2. Herrlich, Horst. "The finite and the infinite." Appl. Categ. Structures 19 (2011), no. 2, 455–468.
  • $\begingroup$ Could you tell me some useful links about $AC_\omega$ and $DC$? I really want to know 'boundary' of these two. For example, dedekind finite and taraki finite are the same if i assume $AC_\omega$? $\endgroup$
    – Jj-
    Sep 18, 2013 at 14:51
  • $\begingroup$ Well, there are a lot of fun questions on this site about these principles, and several papers. I can't right now, but in two or three hours I will have better access to everything and I'll add references to my answer. $\endgroup$
    – Asaf Karagila
    Sep 18, 2013 at 14:56
  • $\begingroup$ To your example, by the way, one can show that Tarski finite is always Dedekind finite. The other implication need not be true without some choice. However with countable choice every Dedekind finite is finite, so all the classes of finite sets are equal. $\endgroup$
    – Asaf Karagila
    Sep 18, 2013 at 14:58
  • $\begingroup$ Thank you! I also want to know whether $AC_\omega$ proves there does not exists a set $A$ such that for all finite ordinal $n\preceq A$ and $A\preceq \aleph_0$ but $A$ is not countable and etc :) $\endgroup$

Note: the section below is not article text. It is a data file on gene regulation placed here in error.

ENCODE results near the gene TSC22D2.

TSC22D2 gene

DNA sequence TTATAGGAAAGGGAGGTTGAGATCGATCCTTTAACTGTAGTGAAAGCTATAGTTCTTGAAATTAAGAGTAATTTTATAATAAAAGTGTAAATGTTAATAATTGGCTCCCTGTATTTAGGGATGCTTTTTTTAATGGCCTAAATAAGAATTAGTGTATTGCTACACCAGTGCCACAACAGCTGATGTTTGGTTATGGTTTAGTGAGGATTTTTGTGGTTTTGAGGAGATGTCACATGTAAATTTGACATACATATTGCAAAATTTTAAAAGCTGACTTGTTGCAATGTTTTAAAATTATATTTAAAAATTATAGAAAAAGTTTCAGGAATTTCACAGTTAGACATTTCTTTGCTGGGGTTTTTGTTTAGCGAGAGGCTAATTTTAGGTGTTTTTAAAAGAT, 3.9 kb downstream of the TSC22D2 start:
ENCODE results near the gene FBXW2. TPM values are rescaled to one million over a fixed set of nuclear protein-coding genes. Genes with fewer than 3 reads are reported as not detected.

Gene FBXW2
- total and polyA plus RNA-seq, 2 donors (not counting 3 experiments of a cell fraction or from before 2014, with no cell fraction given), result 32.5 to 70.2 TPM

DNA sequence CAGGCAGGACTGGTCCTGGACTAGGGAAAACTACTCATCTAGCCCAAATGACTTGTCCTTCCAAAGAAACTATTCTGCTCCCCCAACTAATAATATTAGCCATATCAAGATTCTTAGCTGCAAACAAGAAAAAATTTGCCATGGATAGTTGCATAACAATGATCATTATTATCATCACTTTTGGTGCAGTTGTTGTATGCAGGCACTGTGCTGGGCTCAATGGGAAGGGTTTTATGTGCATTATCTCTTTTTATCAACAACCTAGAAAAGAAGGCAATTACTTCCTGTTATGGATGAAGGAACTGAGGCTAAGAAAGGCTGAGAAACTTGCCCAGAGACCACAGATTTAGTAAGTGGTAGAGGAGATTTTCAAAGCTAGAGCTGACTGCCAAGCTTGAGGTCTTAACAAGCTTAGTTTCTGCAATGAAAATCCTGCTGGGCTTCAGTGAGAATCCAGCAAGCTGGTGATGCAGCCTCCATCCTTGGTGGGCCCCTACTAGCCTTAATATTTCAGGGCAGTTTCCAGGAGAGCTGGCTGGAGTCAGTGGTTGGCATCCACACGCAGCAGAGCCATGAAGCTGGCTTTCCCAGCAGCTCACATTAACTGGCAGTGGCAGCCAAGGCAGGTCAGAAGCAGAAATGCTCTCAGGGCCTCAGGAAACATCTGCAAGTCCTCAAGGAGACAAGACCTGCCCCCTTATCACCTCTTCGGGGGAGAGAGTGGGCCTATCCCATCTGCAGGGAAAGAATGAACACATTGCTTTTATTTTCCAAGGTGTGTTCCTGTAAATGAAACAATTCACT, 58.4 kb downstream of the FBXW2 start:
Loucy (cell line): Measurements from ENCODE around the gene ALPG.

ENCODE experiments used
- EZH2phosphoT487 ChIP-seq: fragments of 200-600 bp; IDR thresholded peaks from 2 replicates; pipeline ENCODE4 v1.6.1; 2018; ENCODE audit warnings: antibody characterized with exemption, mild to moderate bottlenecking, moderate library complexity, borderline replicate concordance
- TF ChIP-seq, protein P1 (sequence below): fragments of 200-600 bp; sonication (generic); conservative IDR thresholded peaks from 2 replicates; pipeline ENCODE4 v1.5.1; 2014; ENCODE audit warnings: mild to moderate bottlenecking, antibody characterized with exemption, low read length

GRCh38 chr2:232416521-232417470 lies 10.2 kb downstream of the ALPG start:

– Jj-
    Sep 18, 2013 at 15:16
  • $\begingroup$ If $A\preceq\aleph_0$ then either $A$ is finite or $A\sim\omega$. You can prove that without using the axiom of choice at all. Simply from the assumption $A\preceq\aleph_0$ which essentially means that there is an injection from $A$ into $\omega$, and therefore there is an injection from $A$ into an initial segment of $\omega$. If it's a proper initial segment then $A$ is finite. If not then $A$ is countably infinite. $\endgroup$
    – Asaf Karagila
    Sep 18, 2013 at 16:52

Here's an alternative proof that countable choice implies that every infinite set has a countably infinite subset. Assume countable choice, and let $A$ be an infinite set. For each natural number $n$ (identified, as usual, with the set $\{0,1,\dots,n-1\}$), let $S_n$ be the set of all one-to-one maps from $n$ into $A$. The assumption that $A$ is infinite implies (by induction on $n$) that $S_n\neq\varnothing$ for all $n$. So by countable choice, there is a sequence $(s_n)_{n\in\omega}$ such that $s_n\in S_n$ for al $n$. Now build an infinite sequence of distinct elements of $A$ as the concatenation of sequences $t_n$, where $t_n$ consists of the elements in the range of $s_n$ that are not in the range of any $s_k$ with $k<n$; these elements are to be listed in $t_n$ in the same order as in $s_n$. Some of the $t_n$ might be empty, but there are infinitely many $n$ for which $t_n$ is nonempty. (Proof: Otherwise, there would be an $m$ such that all $t_n$ for $n>m$ are empty, which means the ranges of all $s_n$'s are included in the union of the ranges of the $s_n$'s for $n\leq m$. But that union is finite and once $n$ is larger than the cardinality of that union, the range of $s_n$ has too many elements to be included in that union.) So the concatenation of all the $t_n$'s is an infinite sequence of distinct elements of $A$.

  • $\begingroup$ (+1) This the advantage of not using "countable union of countable sets is countable", as in the other answer. $\endgroup$ Feb 16, 2022 at 12:52